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Avatar Extended Collector.

October 25, 2010

Avatar (Three-Disc Extended Collector’s Edition + BD-Live) [Blu-ray]

 

Avatar (Three-Disc Extended Collector’s Edition + BD-Live) [Blu-ray]

Product By 20th Century Fox
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Technical Details

Product Description

Experience the spectacular world of James Cameron’s Avatar as never before with this all-new three-disc extended collector’s edition. The journey begins with three movie versions: the original theatrical release, the special edition re-release, and the exclusive extended cut not shown in theaters. And that’s just what’s on the first Blu-ray disc. The set’s bonus feature run more than eight hours and include over 45 minutes of deleted scenes; actor’s screen tests; on-location footage; feature-length documentaries on the film’s groundbreaking production; an interactive scene-deconstruction feature that lets you explore different levels of production for 17 scenes; a comprehensive guide to the world of Pandora; and more. The greatest adventure of all time just got bigger and better.

Versions of Avatar on Blu-ray, DVD, and Video On Demand

Edition Format Release Date Special Features
Avatar (Extended Collector’s Edition) Three Blu-ray Discs Nov. 16, 2010 Three versions of the movie including the previously unreleased extended cut, plus more than eight hours of bonus features including over 45 minutes of deleted scenes, interactive scene deconstruction, Pandorapedia, documentaries and featurettes, and BD-LIVE content (requires compatible player and Internet connection)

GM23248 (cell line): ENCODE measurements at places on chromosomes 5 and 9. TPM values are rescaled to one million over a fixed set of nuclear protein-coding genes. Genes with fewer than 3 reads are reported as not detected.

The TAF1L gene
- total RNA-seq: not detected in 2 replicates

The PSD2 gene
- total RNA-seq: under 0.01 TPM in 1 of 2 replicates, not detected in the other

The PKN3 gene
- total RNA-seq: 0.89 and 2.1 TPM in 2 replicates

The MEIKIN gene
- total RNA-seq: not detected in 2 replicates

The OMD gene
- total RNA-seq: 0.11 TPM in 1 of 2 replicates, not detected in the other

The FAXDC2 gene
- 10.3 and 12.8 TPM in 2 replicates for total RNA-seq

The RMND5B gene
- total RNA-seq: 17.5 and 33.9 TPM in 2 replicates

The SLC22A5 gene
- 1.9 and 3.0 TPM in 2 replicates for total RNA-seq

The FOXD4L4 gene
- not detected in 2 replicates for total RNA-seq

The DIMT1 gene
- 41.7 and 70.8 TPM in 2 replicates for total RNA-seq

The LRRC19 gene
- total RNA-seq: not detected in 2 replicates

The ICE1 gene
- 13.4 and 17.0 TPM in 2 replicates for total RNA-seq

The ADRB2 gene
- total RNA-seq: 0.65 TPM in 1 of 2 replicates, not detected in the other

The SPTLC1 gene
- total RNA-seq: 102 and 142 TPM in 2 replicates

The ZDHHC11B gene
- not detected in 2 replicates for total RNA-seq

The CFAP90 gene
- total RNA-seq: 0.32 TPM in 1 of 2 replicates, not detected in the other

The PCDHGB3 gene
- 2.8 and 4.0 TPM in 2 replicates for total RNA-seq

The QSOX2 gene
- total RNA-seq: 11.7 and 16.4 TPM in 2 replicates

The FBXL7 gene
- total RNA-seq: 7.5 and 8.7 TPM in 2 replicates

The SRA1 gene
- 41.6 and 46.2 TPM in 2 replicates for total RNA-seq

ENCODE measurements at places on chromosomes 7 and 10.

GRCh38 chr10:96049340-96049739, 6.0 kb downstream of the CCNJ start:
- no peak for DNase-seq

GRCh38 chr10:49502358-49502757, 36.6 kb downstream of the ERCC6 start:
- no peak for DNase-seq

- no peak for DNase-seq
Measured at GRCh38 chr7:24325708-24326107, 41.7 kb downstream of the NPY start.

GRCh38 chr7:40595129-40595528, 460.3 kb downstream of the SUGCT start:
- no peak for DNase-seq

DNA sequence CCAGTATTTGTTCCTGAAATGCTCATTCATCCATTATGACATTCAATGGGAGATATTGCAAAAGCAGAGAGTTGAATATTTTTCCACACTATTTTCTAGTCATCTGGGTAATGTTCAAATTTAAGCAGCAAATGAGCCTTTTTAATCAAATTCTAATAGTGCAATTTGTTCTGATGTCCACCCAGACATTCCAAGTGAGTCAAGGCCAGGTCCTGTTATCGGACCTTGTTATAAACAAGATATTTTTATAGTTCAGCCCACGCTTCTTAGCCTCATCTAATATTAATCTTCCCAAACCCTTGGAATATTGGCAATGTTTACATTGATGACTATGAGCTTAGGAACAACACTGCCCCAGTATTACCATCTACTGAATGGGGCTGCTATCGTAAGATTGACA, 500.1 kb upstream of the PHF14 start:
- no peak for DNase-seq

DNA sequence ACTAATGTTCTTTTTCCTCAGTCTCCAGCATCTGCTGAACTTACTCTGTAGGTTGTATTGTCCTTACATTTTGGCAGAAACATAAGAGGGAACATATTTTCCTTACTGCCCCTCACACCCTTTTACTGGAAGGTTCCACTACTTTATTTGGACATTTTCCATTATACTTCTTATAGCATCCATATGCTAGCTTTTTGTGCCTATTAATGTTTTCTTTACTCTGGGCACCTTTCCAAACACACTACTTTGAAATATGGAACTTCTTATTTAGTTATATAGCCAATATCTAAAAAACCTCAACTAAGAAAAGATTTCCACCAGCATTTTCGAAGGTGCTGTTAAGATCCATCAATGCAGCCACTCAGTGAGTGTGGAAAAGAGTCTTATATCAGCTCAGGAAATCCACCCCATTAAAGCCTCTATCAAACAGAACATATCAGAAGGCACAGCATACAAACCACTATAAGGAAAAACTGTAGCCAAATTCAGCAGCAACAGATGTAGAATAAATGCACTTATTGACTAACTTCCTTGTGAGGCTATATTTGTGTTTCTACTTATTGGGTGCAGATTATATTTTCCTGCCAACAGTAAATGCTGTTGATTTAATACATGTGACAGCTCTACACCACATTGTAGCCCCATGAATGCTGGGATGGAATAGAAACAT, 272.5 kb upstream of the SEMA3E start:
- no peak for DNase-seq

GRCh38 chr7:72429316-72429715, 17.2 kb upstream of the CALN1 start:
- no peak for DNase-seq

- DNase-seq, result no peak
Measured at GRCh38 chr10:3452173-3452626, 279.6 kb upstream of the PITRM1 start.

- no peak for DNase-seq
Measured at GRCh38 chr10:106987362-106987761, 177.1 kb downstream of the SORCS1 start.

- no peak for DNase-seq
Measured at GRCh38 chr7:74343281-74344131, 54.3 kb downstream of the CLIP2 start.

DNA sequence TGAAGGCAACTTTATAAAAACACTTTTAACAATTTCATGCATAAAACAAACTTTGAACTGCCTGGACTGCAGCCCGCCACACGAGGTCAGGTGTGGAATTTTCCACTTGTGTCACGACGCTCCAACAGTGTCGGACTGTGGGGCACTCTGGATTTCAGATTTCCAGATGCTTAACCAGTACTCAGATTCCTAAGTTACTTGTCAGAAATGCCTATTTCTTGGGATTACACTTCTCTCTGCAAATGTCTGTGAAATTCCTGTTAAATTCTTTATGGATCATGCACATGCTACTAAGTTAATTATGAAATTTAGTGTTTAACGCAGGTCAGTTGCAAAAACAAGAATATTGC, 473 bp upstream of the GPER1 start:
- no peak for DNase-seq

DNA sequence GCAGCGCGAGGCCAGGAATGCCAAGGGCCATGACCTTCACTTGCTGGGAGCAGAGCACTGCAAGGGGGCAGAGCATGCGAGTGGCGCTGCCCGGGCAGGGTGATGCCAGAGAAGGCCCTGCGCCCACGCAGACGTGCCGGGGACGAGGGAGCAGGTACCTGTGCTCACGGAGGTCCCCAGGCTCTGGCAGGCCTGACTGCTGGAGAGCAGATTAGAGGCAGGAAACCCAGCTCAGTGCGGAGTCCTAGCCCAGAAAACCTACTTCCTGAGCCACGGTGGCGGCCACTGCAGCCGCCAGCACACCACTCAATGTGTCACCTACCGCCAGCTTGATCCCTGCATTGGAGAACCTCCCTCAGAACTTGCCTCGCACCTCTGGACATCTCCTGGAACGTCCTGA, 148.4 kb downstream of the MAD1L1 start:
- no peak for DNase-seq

Avatar (Extended Collector’s Edition) Three DVDs Nov. 16, 2010 Three versions of the movie including the previously unreleased extended cut, plus more than three hours of bonus features including documentaries and over 45 minutes of deleted scenes
Avatar (Original Theatrical Edition) Digital Purchase Apr. 22, 2010 None
Avatar (Original Theatrical Edition) Digital Rental May 9, 2010 None
Avatar (Original Theatrical Edition) Two-disc Blu-ray/
DVD combo
Apr. 22, 2010 None
Avatar (Original Theatrical Edition) DVD Apr. 22, 2010 None

There is not a 3D edition of Avatar on any of these formats at this time.

Contents of the Blu-ray Extended Collector’s Edition
What follows is the back-of-the box summary of the Blu-ray set’s contents and then a complete listing of everything that’s included.

Image of the product contents as displayed on the back of the box

Disc 1: Three Movie Versions

  • Original Theatrical Edition (includes family audio track with objectionable language removed)
  • Special Edition Re-Release (includes family audio track with objectionable language removed)
  • Collector’s Extended Cut with 16 additional minutes, including alternate opening on earth
  • Disc 2: Filmmaker’s Journey

  • Over 45 minutes of never-before-seen deleted scenes
  • Capturing Avatar: Feature-length documentary covering the 16-year filmmakers’ journey, including interviews with James Cameron, Jon Landau, cast and crew